In the spring, the pandemic hit Moscow particularly hard while mostly sparing provincial Russia. But infections are rising in several of the country’s far-flung regions, overwhelming hospitals and morgues.
President Vladimir V. Putin, who has centralized political power during his long tenure, delegated to regional authorities decisions on locking down businesses, shutting schools and taking other public health precautions.
The stated purpose was to allow local officials to tailor their responses to their circumstances, though political analysts also noted that it allowed Mr. Putin to deflect blame for unpopular shutdowns or bad outcomes. Either way, the result has become a patchwork of rules throughout the country that are often poorly observed.
Over all, Russia’s health system has been coping. Tatyana Golikova, a deputy prime minister, said 80 percent of the beds in Covid-19 wards were occupied nationally. But some provinces have clearly lost control; five regions reported that 95 percent of the beds were occupied.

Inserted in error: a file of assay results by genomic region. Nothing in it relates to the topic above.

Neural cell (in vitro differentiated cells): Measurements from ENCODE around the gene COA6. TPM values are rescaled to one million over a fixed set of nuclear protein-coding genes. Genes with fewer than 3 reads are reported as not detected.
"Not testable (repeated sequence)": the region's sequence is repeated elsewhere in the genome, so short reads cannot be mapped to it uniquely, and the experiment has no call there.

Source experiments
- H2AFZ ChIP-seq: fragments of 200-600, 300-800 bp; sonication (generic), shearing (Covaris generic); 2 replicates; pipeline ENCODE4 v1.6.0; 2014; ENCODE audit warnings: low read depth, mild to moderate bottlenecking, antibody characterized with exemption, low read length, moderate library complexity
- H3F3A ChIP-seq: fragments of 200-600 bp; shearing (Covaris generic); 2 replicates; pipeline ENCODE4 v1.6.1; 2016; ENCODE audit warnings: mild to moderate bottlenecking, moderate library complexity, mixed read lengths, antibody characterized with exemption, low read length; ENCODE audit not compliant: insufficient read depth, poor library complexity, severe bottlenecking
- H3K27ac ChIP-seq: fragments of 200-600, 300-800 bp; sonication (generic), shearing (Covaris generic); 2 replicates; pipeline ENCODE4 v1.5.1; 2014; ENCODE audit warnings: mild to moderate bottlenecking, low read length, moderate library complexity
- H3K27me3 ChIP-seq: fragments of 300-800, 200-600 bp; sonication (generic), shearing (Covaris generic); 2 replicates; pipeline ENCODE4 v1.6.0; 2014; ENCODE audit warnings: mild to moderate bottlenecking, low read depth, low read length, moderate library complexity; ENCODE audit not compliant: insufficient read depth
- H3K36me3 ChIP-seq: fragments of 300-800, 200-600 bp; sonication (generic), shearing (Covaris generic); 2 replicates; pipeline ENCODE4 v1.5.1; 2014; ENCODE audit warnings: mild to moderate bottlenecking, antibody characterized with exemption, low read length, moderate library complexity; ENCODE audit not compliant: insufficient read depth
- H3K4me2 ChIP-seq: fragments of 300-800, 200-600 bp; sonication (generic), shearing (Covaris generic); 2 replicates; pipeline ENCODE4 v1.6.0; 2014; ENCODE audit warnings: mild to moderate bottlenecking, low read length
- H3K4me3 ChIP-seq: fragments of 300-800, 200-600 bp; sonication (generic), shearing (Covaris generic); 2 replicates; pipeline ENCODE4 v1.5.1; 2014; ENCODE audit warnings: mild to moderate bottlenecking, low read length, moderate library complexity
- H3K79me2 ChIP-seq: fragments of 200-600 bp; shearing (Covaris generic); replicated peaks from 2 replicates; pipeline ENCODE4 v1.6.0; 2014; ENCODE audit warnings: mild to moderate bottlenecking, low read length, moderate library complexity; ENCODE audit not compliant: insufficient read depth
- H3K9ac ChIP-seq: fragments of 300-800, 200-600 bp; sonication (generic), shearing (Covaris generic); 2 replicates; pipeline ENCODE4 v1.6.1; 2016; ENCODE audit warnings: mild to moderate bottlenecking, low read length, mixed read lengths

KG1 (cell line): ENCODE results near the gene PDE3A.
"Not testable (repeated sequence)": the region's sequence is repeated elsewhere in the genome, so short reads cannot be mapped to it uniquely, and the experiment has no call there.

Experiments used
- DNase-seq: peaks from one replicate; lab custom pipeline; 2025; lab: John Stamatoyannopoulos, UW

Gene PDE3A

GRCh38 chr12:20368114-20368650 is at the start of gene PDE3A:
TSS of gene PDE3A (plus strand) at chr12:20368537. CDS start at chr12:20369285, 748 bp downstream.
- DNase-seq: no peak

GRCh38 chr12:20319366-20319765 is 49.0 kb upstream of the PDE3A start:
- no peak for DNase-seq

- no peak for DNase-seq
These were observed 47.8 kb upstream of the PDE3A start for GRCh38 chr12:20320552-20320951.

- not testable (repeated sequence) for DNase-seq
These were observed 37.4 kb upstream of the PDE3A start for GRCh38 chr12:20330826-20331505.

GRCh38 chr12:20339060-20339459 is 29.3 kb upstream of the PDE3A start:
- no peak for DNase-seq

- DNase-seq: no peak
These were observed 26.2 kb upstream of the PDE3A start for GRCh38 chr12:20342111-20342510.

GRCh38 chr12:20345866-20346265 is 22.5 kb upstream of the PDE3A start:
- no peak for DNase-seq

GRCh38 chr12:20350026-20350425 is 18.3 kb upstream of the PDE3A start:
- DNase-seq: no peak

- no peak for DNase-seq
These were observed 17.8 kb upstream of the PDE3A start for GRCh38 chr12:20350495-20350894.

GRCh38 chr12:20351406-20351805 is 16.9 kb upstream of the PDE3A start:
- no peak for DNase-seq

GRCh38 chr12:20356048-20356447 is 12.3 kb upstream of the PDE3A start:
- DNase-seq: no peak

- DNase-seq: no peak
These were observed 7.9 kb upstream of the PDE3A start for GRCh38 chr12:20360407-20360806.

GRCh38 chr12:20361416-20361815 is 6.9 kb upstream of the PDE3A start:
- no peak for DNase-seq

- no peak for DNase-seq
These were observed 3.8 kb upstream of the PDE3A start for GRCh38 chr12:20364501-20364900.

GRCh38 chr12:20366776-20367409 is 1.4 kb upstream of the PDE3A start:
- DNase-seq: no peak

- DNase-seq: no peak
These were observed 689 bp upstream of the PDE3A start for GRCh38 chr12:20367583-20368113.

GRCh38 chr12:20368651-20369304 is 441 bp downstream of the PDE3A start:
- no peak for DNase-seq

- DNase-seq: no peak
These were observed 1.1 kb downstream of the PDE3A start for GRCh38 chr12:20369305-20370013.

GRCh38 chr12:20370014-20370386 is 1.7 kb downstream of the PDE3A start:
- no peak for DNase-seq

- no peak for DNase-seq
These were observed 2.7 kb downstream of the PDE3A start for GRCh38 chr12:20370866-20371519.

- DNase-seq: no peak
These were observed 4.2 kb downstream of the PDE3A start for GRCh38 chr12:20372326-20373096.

In Novokuznetsk, a coal mining town in Siberia, a morgue worker posted a video in which he appeared to walk on bodies in bags. They were so tightly packed in a corridor that there seemed no other way to get through.
“This is the hallway,” said the worker, who did not identify himself. “There are corpses all over. You can fall down walking here, you can trip over them. I have to walk on their heads.”
In Blagoveshchensk, a city in the Far East on the border with China, a local journalist, Natalya Nadelyaeva, described waiting in line at a morgue to pick up the body of her grandfather, then waiting in another line at a funeral home to arrange burial.
“The undertakers told me they just don’t have enough crews to bury everybody on time,” she said.
Russia has reported 1,579,446 cases, the fourth-highest number in the world, after the United States, India and Brazil.